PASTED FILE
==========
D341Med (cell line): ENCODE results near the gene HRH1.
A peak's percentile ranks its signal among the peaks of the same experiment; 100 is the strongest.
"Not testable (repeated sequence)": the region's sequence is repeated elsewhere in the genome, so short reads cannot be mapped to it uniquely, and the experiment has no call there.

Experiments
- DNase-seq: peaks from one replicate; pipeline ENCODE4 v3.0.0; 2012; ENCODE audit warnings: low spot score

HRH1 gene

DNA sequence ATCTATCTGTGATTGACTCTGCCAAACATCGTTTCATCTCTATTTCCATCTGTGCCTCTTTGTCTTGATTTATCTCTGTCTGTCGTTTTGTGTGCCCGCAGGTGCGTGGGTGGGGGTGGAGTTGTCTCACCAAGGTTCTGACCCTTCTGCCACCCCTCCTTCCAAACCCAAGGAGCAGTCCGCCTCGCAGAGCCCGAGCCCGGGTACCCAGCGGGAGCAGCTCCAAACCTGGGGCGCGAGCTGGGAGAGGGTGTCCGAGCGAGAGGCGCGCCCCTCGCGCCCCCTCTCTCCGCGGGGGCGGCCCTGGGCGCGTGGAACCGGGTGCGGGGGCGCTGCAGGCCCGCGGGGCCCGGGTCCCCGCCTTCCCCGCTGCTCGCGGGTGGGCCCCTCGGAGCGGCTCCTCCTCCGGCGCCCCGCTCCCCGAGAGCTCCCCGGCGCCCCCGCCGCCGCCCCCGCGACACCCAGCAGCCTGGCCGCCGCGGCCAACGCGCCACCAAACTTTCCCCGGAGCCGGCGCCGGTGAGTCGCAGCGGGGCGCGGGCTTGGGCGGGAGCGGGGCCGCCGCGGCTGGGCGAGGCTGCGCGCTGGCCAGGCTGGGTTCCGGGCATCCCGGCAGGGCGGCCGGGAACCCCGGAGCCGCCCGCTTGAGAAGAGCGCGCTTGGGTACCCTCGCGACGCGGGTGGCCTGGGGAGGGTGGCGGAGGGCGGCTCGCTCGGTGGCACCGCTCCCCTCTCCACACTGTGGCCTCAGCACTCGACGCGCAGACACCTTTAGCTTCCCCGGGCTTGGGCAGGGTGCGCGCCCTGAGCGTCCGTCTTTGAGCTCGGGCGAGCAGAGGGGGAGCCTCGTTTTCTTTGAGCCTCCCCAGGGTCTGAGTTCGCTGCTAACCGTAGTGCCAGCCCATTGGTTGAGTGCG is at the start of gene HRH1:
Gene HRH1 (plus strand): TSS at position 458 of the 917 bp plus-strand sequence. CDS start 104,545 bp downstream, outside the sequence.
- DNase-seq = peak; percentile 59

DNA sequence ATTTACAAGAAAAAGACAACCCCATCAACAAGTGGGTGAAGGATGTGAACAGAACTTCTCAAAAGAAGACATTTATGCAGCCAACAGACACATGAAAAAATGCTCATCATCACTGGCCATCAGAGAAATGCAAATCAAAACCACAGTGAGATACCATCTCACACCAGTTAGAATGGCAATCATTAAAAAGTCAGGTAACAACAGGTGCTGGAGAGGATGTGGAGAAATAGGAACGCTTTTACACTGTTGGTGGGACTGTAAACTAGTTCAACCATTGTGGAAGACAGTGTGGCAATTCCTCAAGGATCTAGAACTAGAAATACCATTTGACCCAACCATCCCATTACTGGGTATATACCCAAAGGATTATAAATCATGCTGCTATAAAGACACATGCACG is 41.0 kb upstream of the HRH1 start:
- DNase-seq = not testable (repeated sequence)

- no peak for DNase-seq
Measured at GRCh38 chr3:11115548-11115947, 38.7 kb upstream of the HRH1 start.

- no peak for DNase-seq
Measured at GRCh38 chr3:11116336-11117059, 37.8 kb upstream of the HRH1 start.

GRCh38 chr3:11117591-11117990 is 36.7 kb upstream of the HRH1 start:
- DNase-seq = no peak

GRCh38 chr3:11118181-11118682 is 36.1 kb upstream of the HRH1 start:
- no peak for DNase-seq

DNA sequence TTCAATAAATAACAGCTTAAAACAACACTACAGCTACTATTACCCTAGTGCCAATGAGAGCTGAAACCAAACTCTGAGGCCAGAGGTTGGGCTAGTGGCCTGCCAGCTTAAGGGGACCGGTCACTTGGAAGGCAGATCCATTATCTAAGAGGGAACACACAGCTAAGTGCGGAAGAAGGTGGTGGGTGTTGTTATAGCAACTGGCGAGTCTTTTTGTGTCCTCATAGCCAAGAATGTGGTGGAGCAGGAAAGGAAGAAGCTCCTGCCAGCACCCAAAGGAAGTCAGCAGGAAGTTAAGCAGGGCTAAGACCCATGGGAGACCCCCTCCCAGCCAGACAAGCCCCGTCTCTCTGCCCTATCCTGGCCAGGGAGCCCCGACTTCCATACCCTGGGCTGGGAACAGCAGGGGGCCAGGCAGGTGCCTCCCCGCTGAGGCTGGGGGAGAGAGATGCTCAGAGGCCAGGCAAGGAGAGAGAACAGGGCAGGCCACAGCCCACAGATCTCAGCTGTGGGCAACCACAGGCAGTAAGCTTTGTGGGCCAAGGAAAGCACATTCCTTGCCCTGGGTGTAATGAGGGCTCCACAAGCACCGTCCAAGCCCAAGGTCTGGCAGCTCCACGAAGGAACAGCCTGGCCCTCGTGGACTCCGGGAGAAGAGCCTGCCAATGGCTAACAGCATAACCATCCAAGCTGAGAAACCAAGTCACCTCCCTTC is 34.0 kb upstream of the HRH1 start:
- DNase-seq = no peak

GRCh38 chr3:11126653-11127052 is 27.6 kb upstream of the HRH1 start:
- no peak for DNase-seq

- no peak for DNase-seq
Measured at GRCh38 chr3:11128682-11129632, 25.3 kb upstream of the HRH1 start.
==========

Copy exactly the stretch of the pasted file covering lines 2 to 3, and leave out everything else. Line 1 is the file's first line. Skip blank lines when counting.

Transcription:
A peak's percentile ranks its signal among the peaks of the same experiment; 100 is the strongest.
"Not testable (repeated sequence)": the region's sequence is repeated elsewhere in the genome, so short reads cannot be mapped to it uniquely, and the experiment has no call there.